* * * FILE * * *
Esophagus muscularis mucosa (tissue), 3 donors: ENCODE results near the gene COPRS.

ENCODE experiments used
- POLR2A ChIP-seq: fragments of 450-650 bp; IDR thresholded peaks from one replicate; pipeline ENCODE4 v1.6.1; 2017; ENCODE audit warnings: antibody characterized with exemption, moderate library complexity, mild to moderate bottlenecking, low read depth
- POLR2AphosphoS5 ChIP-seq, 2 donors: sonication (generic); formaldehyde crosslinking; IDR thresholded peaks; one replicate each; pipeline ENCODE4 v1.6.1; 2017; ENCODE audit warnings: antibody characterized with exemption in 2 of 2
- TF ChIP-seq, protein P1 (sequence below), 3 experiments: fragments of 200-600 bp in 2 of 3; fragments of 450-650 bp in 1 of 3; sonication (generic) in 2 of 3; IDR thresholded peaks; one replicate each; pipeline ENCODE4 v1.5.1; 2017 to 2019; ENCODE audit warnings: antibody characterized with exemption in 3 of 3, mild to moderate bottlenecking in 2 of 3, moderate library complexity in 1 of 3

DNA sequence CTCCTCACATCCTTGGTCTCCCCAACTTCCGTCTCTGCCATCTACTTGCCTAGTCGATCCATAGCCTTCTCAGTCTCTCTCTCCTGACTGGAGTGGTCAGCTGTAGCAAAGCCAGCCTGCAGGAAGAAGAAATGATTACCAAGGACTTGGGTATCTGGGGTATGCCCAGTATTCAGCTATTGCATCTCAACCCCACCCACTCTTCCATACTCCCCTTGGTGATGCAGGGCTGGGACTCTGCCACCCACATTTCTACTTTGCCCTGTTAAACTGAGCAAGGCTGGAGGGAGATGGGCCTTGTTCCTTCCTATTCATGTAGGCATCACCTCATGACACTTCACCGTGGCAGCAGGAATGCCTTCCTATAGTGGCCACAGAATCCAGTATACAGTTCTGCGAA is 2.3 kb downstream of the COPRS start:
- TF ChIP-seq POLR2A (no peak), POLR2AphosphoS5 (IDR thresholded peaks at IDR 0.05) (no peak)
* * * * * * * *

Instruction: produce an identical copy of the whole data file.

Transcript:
Esophagus muscularis mucosa (tissue), 3 donors: ENCODE results near the gene COPRS.

ENCODE experiments used
- POLR2A ChIP-seq: fragments of 450-650 bp; IDR thresholded peaks from one replicate; pipeline ENCODE4 v1.6.1; 2017; ENCODE audit warnings: antibody characterized with exemption, moderate library complexity, mild to moderate bottlenecking, low read depth
- POLR2AphosphoS5 ChIP-seq, 2 donors: sonication (generic); formaldehyde crosslinking; IDR thresholded peaks; one replicate each; pipeline ENCODE4 v1.6.1; 2017; ENCODE audit warnings: antibody characterized with exemption in 2 of 2
- TF ChIP-seq, protein P1 (sequence below), 3 experiments: fragments of 200-600 bp in 2 of 3; fragments of 450-650 bp in 1 of 3; sonication (generic) in 2 of 3; IDR thresholded peaks; one replicate each; pipeline ENCODE4 v1.5.1; 2017 to 2019; ENCODE audit warnings: antibody characterized with exemption in 3 of 3, mild to moderate bottlenecking in 2 of 3, moderate library complexity in 1 of 3

DNA sequence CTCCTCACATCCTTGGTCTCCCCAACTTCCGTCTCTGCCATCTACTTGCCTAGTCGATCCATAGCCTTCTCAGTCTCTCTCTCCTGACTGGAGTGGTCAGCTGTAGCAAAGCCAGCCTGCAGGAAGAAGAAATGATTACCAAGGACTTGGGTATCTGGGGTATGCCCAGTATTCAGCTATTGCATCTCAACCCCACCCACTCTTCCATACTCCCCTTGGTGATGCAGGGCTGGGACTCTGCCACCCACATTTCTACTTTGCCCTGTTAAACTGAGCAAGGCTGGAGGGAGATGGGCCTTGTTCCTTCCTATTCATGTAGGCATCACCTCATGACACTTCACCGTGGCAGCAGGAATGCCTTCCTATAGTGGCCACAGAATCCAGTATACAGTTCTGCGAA is 2.3 kb downstream of the COPRS start:
- TF ChIP-seq POLR2A (no peak), POLR2AphosphoS5 (IDR thresholded peaks at IDR 0.05) (no peak)